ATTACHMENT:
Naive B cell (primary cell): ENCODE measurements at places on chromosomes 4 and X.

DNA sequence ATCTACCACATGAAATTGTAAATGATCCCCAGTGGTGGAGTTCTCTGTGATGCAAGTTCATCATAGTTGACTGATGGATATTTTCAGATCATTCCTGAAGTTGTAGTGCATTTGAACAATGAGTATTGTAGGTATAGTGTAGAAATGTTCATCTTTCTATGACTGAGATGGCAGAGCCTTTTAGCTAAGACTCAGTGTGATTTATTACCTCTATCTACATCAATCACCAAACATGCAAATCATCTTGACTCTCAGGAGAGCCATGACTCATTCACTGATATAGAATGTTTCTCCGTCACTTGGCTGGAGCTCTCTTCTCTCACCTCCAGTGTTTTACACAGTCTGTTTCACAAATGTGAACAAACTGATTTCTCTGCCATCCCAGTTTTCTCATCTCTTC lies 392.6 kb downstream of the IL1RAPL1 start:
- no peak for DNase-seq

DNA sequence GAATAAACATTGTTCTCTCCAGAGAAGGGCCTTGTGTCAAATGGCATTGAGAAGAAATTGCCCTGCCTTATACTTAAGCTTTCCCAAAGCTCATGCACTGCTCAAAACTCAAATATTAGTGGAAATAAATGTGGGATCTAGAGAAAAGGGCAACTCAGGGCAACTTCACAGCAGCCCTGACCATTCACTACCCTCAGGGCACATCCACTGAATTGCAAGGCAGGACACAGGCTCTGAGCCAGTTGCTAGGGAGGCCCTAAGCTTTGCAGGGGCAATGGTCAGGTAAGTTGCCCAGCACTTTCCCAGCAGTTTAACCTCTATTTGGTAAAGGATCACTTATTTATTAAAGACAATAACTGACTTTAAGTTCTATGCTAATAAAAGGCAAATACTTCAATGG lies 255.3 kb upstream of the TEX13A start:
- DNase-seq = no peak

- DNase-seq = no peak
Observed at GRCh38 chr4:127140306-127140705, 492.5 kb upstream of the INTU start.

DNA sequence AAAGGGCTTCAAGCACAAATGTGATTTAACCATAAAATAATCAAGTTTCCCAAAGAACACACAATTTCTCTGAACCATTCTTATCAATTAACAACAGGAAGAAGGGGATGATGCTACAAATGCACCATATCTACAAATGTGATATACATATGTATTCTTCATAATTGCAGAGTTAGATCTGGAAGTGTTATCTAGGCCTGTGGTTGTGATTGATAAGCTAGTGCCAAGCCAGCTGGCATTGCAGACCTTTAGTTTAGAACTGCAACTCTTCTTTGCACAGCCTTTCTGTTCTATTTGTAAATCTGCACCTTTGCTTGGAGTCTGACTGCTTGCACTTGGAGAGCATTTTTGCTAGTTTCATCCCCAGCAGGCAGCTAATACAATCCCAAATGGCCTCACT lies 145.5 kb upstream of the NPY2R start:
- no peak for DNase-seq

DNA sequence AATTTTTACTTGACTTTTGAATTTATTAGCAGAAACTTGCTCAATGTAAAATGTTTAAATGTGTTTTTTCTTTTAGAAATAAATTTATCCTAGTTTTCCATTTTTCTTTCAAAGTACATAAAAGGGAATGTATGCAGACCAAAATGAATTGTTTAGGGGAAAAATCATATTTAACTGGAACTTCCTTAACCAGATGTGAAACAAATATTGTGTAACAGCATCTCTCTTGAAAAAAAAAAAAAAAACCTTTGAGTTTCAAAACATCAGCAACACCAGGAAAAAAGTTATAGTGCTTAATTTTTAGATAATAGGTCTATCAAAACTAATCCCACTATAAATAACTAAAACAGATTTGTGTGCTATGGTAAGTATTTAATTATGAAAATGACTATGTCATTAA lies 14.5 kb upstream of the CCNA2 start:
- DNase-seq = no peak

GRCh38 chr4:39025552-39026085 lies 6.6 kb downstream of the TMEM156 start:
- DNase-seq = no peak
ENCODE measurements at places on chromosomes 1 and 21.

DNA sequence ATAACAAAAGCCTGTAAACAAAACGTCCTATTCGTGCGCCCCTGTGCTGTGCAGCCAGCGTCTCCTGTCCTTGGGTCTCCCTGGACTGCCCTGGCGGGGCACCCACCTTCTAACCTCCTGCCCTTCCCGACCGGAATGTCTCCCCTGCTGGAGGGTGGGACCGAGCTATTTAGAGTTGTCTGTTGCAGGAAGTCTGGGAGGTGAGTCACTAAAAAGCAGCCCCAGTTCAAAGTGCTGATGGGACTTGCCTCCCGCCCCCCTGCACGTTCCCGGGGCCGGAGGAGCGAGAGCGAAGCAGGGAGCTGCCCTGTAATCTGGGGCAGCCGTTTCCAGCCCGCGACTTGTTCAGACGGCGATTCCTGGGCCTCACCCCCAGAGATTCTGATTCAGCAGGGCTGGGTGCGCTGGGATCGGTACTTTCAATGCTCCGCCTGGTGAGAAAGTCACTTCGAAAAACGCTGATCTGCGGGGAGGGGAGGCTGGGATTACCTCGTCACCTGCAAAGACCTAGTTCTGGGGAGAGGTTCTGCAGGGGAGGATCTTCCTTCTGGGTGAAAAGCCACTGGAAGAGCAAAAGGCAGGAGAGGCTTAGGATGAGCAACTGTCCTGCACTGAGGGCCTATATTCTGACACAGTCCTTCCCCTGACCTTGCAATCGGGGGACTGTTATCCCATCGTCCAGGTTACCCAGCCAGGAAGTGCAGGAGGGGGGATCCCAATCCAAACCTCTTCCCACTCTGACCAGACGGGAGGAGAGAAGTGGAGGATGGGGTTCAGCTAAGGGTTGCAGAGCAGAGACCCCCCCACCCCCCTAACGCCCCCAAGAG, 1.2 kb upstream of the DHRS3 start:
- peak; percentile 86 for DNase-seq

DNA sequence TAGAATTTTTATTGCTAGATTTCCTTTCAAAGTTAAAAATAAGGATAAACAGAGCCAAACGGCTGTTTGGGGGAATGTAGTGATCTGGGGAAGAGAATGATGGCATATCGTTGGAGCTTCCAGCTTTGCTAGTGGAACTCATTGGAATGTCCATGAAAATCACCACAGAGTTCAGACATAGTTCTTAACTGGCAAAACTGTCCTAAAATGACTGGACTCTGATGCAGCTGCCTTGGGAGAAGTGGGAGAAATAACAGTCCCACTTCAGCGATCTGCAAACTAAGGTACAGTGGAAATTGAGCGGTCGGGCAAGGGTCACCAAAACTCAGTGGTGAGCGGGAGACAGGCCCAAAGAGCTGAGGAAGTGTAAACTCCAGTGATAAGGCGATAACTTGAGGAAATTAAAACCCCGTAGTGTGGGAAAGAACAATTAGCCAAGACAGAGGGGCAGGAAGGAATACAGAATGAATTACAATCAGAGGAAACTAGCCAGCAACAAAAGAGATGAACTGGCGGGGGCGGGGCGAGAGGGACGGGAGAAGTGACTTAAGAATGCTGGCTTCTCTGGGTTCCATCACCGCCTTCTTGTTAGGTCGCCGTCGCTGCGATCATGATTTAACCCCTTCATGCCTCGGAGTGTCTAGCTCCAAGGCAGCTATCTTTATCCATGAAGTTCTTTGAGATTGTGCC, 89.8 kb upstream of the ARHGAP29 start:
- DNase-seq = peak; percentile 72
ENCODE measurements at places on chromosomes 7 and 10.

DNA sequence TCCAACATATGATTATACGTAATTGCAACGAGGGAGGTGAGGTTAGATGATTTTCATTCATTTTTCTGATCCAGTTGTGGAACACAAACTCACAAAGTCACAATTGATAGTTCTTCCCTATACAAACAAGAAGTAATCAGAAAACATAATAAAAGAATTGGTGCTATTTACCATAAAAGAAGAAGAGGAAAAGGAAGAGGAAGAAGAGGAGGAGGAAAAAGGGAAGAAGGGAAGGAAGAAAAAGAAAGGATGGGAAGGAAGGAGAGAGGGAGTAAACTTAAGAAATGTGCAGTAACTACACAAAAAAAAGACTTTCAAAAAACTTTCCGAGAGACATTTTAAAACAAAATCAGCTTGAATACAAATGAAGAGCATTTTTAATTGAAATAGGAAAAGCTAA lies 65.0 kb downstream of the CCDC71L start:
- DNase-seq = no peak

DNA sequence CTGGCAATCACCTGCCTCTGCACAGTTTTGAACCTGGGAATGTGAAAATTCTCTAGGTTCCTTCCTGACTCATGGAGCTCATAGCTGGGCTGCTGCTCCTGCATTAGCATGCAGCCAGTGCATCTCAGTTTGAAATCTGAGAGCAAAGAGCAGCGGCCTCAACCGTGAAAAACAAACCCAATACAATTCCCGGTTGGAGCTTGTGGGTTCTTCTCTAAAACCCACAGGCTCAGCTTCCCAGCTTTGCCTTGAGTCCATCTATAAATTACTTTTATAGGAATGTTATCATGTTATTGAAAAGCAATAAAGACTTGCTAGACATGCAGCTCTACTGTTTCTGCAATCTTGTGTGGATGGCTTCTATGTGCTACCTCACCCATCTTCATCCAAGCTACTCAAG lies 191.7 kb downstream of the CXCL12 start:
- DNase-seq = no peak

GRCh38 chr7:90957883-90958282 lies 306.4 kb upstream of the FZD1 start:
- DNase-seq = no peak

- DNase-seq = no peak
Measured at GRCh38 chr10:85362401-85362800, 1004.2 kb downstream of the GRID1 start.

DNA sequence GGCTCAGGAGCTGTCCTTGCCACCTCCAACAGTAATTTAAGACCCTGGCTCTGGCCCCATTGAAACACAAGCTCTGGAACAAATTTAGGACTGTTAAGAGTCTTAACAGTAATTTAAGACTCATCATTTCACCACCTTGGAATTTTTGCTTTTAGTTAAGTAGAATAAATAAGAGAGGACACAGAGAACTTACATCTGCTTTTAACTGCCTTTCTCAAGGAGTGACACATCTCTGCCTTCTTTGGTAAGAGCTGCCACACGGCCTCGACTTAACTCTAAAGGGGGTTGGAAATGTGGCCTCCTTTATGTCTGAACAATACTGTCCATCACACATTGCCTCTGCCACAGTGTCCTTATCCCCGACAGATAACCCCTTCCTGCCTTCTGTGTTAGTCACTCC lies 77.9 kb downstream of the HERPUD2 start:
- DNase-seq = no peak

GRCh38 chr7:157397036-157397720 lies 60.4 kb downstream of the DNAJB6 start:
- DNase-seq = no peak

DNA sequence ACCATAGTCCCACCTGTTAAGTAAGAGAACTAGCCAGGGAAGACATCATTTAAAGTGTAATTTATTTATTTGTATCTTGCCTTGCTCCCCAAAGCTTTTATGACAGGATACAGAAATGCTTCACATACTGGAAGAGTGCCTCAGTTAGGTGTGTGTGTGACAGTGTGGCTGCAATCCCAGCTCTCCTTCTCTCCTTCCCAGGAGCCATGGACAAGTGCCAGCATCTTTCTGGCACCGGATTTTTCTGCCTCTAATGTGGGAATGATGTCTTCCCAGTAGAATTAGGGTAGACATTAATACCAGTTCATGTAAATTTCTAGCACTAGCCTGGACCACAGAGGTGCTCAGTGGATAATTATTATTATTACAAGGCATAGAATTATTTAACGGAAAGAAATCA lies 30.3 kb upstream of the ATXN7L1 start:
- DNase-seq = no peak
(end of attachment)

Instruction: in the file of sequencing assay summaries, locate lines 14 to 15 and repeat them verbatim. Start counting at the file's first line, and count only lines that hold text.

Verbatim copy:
ENCODE measurements at places on chromosomes 1 and 21.

DNA sequence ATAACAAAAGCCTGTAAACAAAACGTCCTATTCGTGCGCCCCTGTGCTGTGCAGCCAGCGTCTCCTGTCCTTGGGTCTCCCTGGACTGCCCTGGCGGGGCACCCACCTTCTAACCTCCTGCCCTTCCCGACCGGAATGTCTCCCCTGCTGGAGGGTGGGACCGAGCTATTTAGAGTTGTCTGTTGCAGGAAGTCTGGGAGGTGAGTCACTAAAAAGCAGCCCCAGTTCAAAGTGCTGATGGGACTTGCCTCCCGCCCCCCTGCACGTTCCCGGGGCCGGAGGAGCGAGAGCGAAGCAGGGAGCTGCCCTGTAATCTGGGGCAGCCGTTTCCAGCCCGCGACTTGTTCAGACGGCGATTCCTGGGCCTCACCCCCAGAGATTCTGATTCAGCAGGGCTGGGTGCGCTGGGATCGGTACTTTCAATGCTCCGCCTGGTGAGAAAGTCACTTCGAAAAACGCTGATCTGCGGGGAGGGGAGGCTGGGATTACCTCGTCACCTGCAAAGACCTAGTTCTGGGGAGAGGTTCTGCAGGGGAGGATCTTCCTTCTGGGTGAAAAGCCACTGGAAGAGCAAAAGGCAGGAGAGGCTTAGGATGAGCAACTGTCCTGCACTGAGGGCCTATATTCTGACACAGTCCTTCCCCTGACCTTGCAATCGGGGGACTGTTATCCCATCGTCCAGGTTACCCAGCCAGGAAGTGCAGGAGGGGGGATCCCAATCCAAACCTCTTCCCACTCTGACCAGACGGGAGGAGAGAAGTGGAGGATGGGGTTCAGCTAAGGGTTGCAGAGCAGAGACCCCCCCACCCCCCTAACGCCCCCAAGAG, 1.2 kb upstream of the DHRS3 start: